• Náměstí Míru (metro/ tram stiop) - Church of St. Ludmila - Vinohrady Theatre

Náměstí Míru

There’s no doubt that náměstí Míru (Peace Square) is the heart of Vinohrady. 

Church of St. Ludmila

At its centre stands the Church of St. Ludmila, whose 60m high towers dominate the area. 

Vinohrady Theatre

In stark contrast to its severe Neo-Gothic lines, the Vinohrady Theatre, to the left of the church, catches the eye with its swirling Art Nouveau lines.

 

  • Anglická St. - Balbínova St. - Český rozhlas (Czech Radio Building) - Na Smetance St. - Na Smetance School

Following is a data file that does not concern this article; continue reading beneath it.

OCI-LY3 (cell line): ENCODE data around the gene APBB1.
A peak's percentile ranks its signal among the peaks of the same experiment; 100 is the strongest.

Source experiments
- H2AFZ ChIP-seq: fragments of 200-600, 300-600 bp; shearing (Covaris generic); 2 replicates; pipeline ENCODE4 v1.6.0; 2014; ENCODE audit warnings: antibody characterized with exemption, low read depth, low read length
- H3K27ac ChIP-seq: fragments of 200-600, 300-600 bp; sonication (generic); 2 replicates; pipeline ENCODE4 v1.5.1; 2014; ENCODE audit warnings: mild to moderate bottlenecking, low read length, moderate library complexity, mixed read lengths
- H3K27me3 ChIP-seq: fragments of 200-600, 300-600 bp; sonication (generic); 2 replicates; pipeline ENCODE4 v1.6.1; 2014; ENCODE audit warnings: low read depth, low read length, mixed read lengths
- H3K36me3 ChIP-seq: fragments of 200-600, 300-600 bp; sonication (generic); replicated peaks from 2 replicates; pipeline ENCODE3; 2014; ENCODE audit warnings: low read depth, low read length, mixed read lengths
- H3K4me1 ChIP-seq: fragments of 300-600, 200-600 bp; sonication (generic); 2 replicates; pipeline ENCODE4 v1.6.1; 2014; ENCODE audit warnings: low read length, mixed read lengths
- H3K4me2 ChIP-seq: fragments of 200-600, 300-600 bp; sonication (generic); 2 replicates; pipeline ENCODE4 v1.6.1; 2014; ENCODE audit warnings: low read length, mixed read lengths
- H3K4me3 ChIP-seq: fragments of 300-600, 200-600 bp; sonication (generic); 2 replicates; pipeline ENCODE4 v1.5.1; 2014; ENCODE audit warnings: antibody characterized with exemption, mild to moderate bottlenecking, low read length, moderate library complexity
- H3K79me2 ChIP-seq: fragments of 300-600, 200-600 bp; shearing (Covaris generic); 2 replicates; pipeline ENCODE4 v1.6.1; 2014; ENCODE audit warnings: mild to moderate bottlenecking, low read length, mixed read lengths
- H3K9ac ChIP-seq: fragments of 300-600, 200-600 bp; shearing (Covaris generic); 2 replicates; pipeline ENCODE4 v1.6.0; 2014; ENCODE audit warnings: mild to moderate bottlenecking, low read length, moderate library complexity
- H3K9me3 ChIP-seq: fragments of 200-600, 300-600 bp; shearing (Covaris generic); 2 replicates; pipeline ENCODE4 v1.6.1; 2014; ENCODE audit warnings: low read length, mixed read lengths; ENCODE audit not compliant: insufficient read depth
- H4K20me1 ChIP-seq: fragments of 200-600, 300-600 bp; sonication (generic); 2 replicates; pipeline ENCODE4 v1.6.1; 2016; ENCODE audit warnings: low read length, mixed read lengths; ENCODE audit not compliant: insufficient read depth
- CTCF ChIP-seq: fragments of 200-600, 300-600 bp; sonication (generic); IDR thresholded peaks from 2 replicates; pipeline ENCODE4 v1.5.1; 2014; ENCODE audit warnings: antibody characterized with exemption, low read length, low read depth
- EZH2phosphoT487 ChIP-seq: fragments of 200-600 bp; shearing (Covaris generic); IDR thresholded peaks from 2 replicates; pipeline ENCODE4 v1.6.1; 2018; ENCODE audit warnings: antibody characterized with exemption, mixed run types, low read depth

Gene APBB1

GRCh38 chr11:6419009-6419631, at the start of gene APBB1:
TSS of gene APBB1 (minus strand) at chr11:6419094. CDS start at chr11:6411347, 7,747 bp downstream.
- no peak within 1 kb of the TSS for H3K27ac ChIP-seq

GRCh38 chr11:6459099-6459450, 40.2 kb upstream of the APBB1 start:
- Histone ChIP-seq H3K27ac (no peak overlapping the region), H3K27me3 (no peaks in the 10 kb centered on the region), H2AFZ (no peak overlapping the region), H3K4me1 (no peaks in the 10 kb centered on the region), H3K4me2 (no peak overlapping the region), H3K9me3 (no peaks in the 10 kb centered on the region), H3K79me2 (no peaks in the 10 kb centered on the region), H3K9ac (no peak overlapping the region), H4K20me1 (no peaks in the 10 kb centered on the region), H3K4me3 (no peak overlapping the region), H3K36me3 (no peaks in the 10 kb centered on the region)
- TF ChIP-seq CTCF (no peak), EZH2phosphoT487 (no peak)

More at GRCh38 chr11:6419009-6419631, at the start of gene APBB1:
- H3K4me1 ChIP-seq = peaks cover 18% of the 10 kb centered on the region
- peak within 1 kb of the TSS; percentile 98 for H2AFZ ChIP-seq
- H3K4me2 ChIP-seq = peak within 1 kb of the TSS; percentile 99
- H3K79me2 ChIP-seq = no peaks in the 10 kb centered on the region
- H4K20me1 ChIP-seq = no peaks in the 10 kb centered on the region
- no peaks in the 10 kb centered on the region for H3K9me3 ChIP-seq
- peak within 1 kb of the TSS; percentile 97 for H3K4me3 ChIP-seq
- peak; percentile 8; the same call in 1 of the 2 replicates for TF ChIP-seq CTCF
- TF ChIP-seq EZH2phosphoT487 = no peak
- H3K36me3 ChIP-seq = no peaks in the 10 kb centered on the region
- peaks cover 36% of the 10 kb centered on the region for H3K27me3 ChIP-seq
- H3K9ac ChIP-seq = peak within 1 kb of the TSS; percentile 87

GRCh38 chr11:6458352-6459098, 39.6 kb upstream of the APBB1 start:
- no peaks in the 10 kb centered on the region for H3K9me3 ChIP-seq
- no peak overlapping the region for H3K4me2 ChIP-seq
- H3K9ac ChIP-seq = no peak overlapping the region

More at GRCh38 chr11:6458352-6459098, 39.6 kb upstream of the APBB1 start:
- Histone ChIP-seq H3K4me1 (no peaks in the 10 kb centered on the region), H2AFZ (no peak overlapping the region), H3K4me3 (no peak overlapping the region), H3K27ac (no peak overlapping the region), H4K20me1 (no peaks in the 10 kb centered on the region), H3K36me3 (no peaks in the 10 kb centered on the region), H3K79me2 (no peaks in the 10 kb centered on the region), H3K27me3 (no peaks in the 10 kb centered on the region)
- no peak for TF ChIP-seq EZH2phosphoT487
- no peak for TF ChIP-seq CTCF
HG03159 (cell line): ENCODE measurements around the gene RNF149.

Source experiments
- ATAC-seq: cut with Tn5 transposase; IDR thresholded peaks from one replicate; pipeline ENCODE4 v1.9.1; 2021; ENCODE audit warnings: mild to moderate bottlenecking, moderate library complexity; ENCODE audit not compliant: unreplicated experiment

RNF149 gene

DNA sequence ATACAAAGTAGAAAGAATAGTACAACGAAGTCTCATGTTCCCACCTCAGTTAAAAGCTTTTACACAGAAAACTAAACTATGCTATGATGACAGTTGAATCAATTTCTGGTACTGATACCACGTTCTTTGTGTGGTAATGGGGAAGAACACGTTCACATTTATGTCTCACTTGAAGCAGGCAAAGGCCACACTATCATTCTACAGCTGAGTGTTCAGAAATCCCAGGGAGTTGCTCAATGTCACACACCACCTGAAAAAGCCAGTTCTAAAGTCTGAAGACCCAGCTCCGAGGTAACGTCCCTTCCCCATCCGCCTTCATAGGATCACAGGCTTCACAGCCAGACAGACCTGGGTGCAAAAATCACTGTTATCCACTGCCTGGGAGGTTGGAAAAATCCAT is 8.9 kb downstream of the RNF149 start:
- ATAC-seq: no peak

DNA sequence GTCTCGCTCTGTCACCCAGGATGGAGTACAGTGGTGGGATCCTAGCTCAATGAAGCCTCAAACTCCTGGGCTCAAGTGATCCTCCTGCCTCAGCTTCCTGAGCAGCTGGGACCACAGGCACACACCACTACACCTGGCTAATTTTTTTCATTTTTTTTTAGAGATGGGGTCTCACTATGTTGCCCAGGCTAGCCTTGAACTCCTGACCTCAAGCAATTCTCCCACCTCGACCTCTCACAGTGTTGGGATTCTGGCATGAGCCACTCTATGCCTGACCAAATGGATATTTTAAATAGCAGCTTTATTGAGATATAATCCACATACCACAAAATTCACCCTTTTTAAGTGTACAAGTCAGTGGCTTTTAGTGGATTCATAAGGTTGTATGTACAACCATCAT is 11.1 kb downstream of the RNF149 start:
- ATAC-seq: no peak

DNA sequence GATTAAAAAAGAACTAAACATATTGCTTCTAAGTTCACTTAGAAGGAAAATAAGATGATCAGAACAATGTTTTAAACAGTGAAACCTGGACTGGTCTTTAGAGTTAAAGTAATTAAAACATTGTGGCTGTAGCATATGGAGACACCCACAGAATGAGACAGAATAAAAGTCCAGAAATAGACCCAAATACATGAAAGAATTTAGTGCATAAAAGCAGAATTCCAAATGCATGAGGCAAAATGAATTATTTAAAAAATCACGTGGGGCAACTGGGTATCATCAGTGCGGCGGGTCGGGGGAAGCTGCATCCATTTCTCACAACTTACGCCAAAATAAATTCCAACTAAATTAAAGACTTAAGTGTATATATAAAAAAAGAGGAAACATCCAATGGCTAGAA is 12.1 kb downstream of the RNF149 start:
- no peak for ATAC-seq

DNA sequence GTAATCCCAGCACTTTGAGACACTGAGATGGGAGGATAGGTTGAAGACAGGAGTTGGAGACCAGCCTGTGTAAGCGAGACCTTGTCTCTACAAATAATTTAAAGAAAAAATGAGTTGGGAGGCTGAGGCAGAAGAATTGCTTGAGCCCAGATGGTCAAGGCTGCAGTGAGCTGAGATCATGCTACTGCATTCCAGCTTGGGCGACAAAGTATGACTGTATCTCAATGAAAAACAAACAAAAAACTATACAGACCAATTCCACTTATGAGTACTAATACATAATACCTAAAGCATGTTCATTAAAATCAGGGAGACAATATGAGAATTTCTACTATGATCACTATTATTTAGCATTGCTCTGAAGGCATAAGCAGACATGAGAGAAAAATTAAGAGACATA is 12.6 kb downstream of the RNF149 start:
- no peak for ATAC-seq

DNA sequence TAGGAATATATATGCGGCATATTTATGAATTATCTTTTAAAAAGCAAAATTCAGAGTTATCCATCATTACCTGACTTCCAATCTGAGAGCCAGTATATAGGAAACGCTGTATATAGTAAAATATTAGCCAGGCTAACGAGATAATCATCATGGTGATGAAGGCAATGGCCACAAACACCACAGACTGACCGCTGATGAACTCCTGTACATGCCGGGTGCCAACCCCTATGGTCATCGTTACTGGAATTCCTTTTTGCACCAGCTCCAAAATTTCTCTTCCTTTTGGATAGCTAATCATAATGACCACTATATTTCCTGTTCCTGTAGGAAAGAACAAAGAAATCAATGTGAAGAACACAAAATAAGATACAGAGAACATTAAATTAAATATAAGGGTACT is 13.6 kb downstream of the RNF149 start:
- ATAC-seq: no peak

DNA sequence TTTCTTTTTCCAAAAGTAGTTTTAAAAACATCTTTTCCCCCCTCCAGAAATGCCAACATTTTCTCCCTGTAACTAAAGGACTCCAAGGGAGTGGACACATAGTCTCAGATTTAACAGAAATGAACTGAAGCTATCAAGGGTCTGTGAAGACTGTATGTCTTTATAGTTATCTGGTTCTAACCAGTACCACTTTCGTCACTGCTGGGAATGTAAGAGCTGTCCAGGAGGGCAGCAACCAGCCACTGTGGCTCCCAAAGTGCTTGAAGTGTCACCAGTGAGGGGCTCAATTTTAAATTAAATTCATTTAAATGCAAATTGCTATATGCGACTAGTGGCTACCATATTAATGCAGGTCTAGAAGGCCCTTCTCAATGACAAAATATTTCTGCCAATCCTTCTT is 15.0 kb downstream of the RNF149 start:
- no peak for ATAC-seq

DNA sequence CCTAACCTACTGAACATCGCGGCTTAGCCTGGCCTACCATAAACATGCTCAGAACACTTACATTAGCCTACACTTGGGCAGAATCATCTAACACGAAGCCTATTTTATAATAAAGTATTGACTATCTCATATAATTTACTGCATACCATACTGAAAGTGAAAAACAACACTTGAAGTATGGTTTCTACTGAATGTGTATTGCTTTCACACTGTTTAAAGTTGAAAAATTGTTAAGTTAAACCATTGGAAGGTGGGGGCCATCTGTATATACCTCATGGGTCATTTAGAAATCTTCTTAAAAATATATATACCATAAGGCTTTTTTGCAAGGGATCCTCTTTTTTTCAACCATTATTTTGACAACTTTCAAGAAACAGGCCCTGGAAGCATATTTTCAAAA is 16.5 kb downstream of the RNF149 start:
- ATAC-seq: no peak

Český rozhlas (Czech Radio Building)

The Functionalist Czech Radio building plays an irreplaceable role in Prague’s history. Broadcasting began here in 1933. Inside the building is a unique paternoster lift, installed in 1929, the oldest functional open compartment lift in the Czech Republic.

Curiosity: On May 5, 1945, a call to protect Prague from Nazis was heard on the radio’s airwaves, kicking off the Prague Uprising.

Na Smetance School

At the entrance to Balbínova Street stands one of the most beautiful (and, at the time it was built in the late 19th century, one of the most modern) school buildings in Prague. The Na Smetance school operated for nearly 130 years and was admired even by Emperor Franz Josef I.

 

  • Na Smetance St. - Riegrovy sady/Gardens